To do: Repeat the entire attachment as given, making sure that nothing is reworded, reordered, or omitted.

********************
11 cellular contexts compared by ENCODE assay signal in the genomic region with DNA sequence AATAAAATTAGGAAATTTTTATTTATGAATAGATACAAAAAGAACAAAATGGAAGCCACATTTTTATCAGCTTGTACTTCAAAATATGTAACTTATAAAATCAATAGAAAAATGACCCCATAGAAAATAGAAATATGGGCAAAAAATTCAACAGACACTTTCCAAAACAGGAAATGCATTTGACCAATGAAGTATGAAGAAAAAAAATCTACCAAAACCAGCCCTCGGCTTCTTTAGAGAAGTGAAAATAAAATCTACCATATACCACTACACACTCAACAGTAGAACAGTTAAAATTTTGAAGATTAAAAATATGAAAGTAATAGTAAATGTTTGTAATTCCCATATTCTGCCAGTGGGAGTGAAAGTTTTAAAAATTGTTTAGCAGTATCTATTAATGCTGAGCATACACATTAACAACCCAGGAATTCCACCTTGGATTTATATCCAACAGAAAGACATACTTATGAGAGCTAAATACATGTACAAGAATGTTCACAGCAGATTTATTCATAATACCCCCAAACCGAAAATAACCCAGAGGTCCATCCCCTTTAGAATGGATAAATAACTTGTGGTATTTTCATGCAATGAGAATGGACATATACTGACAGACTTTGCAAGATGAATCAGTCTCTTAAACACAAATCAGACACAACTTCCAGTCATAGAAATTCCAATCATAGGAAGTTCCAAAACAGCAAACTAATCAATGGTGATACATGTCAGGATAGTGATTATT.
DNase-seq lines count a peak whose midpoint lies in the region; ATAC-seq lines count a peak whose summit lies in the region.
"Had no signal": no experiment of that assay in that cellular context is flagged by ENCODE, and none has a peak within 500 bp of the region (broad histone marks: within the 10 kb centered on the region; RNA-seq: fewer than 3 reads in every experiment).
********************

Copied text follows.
11 cellular contexts compared by ENCODE assay signal in the genomic region with DNA sequence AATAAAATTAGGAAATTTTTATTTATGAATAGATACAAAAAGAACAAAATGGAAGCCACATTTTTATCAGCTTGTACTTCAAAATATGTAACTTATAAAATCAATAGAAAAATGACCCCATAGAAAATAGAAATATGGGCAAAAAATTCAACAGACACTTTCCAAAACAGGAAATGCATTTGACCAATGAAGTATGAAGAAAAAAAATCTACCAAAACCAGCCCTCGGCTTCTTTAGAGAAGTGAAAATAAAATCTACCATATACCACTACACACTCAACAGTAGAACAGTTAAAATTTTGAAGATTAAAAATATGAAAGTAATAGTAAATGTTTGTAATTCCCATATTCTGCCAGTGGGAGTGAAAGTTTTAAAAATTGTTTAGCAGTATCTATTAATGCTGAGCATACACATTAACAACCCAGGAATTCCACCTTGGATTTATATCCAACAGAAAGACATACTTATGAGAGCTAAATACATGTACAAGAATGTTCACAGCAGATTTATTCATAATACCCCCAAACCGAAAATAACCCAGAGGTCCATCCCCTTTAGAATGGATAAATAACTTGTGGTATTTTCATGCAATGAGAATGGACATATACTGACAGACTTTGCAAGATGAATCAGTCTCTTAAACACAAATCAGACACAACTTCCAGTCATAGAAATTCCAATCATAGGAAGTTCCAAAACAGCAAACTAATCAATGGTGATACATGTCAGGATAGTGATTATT.
DNase-seq lines count a peak whose midpoint lies in the region; ATAC-seq lines count a peak whose summit lies in the region.
"Had no signal": no experiment of that assay in that cellular context is flagged by ENCODE, and none has a peak within 500 bp of the region (broad histone marks: within the 10 kb centered on the region; RNA-seq: fewer than 3 reads in every experiment).